All-Female Crayfish Threaten to Take Over The World

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Thre is a 10-legged crayfish out there that is all-female, that is threatening to take over the whole world.  It all happened when one of these crayfish, called a Marble Crayfish, escaped from an experimental aquarium in Germany.  The crayfish itself was the result of an accidental breeding that took place in that same aquarium around 1995.

The all-female crayfish, that breeds asexually, is now spreading throughout Europe and Africa, and destroying the natives, as well as whole eco-systems.
You thought monsters were 30 storeys tall?  They’re not.

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An aquarium accident may have given this crayfish the DNA to take over the world

A 10-legged mutant creature that reproduces asexually, escapes from confinement in Germany, and quietly begins a global invasion. Within 2 decades, clones of the voracious animal spread through Europe and Africa, bringing devastation to ecosystems and threatening native species.

That appears to be the strange-but-true story of the marbled crayfish, an invasive freshwater species suspected to have been created through a reproductive accident in an aquarium around 1995. A new analysis of the crustacean’s genome supports this unlikely origin and may help explain how the animal has subsequently spread and adapted to so many new environments.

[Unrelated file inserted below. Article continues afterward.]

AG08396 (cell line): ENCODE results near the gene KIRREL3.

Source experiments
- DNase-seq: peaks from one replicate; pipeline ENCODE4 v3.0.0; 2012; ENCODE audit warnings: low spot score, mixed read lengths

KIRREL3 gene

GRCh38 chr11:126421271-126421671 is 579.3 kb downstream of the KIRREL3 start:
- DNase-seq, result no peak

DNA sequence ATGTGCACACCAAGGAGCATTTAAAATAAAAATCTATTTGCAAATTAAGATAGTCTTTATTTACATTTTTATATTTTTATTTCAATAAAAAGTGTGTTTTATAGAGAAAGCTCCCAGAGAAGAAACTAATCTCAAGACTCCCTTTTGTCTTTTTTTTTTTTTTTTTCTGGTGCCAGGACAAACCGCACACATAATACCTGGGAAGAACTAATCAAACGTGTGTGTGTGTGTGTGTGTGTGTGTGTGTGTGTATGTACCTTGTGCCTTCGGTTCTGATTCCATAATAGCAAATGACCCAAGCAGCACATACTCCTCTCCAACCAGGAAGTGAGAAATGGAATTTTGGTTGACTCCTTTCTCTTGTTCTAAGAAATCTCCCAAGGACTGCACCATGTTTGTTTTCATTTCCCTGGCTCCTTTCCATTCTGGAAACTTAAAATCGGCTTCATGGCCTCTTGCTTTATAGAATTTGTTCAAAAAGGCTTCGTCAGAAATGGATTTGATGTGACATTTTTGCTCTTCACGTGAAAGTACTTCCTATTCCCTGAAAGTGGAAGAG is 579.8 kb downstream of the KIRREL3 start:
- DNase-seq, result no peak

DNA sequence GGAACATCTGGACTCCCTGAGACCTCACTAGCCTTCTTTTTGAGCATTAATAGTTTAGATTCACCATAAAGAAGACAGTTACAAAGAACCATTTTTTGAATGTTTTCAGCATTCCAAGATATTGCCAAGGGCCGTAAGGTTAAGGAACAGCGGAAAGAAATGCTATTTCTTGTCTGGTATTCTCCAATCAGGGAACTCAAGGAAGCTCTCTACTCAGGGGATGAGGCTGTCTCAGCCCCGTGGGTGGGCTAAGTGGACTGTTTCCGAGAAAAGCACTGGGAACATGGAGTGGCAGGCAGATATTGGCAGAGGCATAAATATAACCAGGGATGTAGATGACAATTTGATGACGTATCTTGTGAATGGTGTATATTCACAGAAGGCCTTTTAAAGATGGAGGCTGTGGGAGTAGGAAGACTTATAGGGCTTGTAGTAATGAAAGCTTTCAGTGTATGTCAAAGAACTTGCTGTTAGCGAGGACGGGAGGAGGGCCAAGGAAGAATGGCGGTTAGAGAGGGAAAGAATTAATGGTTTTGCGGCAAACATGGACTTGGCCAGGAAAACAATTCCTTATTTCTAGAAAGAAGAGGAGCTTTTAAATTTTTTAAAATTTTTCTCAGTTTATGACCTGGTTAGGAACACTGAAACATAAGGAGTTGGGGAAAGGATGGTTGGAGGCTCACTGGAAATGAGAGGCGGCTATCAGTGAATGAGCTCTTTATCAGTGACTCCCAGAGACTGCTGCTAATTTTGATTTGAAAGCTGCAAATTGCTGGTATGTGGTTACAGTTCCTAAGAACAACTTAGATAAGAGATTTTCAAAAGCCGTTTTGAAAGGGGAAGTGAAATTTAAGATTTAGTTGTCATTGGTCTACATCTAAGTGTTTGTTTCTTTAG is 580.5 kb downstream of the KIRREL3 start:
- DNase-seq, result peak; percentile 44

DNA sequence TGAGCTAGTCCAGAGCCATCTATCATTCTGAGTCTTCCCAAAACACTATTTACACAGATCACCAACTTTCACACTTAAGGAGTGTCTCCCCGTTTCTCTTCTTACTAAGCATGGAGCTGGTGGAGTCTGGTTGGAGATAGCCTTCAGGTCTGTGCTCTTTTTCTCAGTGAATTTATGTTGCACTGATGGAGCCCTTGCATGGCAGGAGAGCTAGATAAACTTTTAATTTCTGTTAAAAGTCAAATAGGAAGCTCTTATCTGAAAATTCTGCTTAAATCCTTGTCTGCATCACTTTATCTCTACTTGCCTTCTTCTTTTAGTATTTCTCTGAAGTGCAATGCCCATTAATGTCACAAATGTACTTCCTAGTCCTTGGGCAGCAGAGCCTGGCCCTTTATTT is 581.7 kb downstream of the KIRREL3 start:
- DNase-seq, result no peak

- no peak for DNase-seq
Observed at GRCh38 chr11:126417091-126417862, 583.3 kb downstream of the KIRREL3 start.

The crayfish’s unusual evolution could also suggest a strategy to tackle a more infamous clonal monster: cancer. “In many ways, the invasive expansion of [the marbled crayfish] is analogous to a cancerous lineage spreading asexually at the expense of its host,” says Jean-François Flot, an evolutionary genomicist at the Free University of Brussels who was not involved with the work.

The marbled crayfish is the only decapod crustacean that reproduces asexually, with the all-female species making clones of itself from eggs unfertilized by sperm. It has been thought to have arisen when two slough crayfish, imported from Florida for the aquarium trade in Germany, mated.

 

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Paul Gordon is the publisher and editor of iState.TV. He has published and edited newspapers, poetry magazines and online weekly magazines. He is the director of Social Cognito, an SEO/Web Marketing Company. You can reach Paul at pg@istate.tv

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